There has been an uptick in people voluntarily resigning from their current job. Due to many stressors, a lot of which are provoked by the pandemic, individuals are fed up with their lack of happiness at work. Now, more than ever, it’s important to choose your options wisely.
The grip of fear can paralyze you when you’re faced with an important career decision and it can hijack even the most decisive leader. Explore our job offer decision-making tool and take the stress out of decision-making whether you’re exploring two job offers or exploring the pros and cons of two (or more) possible companies you are interested in pursuing.
Job offer decision-making
It feels euphoric to receive an inquiry from a recruiter. It’s exciting! A new opportunity may be just what you want. Or perhaps you’ve been seeking a new opportunity for a while.
You can feel the joy of leaving your current role—perhaps you’re trying to escape a new boss who doesn’t get you or a problematic board member. You envision finally having time to travel with your family for your long-awaited vacation, having it put on hold for several quarters because your workload has been heavy.
Please understand that a phone inquiry or lunch meeting to discuss a potential opportunity is not the same as a job offer. Therefore, there is no decision to be made until an offer is presented to you. An initial conversation from the recruiter’s point of view is to gauge interest, pure and simple.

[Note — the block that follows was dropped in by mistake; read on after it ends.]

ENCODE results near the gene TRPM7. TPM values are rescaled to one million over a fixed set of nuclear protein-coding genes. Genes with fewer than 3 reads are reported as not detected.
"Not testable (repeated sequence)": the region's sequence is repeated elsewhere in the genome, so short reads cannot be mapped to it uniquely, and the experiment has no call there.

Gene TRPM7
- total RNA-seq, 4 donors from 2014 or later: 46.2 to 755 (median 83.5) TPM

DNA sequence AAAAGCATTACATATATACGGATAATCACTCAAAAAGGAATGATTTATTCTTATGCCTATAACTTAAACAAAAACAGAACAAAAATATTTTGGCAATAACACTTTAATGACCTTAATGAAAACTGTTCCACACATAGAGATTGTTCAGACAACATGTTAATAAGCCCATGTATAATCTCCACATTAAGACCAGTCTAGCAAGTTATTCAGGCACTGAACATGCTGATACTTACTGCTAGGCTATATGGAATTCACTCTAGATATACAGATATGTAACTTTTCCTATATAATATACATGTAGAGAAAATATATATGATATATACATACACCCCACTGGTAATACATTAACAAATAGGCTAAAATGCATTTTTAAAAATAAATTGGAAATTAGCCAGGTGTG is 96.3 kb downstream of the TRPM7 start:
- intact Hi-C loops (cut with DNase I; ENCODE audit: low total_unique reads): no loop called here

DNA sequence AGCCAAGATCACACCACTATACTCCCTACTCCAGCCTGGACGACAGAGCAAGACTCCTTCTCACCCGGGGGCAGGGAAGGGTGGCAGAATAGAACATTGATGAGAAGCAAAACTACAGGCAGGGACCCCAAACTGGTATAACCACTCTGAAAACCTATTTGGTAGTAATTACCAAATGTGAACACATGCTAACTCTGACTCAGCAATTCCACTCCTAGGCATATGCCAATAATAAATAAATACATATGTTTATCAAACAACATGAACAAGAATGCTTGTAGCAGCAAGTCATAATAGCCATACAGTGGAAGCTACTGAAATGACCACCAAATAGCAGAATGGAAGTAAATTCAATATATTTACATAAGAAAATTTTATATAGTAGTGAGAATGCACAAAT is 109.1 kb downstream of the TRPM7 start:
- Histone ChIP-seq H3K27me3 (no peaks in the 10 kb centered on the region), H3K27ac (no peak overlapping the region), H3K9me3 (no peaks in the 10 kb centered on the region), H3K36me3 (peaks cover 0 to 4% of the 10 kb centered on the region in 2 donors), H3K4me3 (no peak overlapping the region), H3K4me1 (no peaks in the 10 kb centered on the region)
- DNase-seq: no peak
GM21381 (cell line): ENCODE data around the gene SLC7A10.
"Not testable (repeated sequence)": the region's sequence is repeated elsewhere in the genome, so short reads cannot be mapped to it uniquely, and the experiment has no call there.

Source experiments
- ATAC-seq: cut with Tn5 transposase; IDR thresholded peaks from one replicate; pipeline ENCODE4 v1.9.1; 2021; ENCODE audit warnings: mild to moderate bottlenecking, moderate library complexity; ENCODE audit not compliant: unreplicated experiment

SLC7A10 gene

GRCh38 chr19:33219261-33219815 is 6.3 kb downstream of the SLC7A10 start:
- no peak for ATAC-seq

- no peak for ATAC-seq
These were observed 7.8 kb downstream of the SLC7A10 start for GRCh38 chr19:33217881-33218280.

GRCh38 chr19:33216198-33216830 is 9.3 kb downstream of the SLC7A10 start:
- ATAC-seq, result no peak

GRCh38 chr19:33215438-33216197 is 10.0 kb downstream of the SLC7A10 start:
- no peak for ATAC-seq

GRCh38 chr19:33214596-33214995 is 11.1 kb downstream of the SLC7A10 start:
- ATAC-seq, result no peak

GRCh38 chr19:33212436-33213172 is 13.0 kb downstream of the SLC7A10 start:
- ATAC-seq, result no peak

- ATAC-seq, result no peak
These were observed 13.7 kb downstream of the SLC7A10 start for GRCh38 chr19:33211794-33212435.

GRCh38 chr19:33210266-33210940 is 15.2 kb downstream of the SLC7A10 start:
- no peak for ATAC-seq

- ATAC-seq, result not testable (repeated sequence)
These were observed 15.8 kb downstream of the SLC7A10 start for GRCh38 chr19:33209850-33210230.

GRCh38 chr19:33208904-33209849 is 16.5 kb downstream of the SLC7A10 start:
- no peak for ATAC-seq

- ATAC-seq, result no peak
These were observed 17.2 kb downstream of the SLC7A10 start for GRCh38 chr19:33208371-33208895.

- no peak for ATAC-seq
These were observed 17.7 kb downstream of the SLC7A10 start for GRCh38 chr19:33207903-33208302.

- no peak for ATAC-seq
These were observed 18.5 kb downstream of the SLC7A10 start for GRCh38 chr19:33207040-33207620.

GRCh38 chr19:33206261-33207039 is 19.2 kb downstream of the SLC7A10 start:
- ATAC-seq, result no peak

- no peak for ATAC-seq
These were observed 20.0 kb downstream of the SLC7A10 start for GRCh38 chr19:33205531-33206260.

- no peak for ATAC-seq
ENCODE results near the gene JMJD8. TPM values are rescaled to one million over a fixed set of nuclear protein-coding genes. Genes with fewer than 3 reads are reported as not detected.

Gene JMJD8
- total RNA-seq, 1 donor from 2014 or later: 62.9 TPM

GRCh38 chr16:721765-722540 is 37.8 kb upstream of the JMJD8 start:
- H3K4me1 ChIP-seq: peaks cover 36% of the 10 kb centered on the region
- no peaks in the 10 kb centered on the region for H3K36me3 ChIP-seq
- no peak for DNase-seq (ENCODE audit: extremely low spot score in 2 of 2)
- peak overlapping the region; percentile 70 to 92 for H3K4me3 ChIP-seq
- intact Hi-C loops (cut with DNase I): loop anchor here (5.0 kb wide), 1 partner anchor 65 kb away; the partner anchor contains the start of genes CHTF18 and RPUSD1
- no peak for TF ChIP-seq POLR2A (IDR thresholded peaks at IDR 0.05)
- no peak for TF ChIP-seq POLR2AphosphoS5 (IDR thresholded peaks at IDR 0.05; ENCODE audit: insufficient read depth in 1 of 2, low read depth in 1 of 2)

I’ve been on both sides of this teeter totter many times during my career. As the job seeker, I fantasized about this new role and what it might mean to my family and for me and my sense of independence. I’ve also worked as the recruiter who’s vetted candidates for opportunities, understanding that the success (or failure) of this search rests squarely on my shoulders. My reputation, as the recruiter, is at risk when I choose the wrong candidate. Remember it’s truly a two-way street.
What the employer wants & what the candidate wants
Job candidates and employers have competing and conflicting points of view regarding your candidacy and potential hire. The candidate wants to maximize his or her earning power, and the employer wants to the mitigate risk of a poor hire.
Expect a lengthy time-to-hire process between 28 days and 44 days.
What to do first when getting ready to make a decision between 2 (or more) job offers
When the recruiter finally selects the best candidate, he (or she) will want to move fast to secure your agreement. Afterall, the chair of the board is pressing her, and it can take months of sourcing and then more months of evaluating, discussing, testing, background checking, and negotiations to land the perfect candidate or for the candidate, the perfect job offer. There is so much at stake for the company and the candidate. It needs to be a suitable marriage (of sorts).
- Don’t do anything for the moment. Catch your breath, have a drink of water, get some fresh air, lower your cortisol.